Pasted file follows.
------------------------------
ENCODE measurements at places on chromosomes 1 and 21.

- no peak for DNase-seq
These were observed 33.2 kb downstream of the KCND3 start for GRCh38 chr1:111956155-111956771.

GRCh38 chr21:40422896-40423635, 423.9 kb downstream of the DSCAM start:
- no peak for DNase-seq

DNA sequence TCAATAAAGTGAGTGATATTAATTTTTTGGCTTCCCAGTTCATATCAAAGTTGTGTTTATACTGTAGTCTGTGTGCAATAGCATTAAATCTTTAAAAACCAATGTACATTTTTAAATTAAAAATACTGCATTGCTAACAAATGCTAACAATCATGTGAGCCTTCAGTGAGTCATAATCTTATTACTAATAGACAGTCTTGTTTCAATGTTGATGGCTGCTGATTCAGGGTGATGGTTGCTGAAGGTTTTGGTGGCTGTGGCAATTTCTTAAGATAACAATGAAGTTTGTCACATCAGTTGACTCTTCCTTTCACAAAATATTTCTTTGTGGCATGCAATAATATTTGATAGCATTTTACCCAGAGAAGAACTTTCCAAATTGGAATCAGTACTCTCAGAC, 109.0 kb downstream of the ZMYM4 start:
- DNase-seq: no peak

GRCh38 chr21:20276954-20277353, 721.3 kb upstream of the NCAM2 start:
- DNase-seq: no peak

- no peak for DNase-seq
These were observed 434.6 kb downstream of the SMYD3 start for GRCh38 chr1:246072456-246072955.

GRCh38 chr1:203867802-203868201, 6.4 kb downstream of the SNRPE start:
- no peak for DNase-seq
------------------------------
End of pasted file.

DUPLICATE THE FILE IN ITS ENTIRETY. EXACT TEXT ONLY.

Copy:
ENCODE measurements at places on chromosomes 1 and 21.

- no peak for DNase-seq
These were observed 33.2 kb downstream of the KCND3 start for GRCh38 chr1:111956155-111956771.

GRCh38 chr21:40422896-40423635, 423.9 kb downstream of the DSCAM start:
- no peak for DNase-seq

DNA sequence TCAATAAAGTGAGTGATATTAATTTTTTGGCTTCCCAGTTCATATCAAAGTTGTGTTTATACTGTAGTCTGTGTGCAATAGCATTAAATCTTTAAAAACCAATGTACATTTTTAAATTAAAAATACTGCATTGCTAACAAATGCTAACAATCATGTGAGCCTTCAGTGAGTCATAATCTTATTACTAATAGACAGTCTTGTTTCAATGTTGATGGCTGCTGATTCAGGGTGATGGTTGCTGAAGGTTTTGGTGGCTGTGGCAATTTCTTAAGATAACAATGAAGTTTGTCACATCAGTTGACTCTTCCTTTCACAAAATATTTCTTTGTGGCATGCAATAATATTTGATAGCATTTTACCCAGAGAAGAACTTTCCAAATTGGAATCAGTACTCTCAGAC, 109.0 kb downstream of the ZMYM4 start:
- DNase-seq: no peak

GRCh38 chr21:20276954-20277353, 721.3 kb upstream of the NCAM2 start:
- DNase-seq: no peak

- no peak for DNase-seq
These were observed 434.6 kb downstream of the SMYD3 start for GRCh38 chr1:246072456-246072955.

GRCh38 chr1:203867802-203868201, 6.4 kb downstream of the SNRPE start:
- no peak for DNase-seq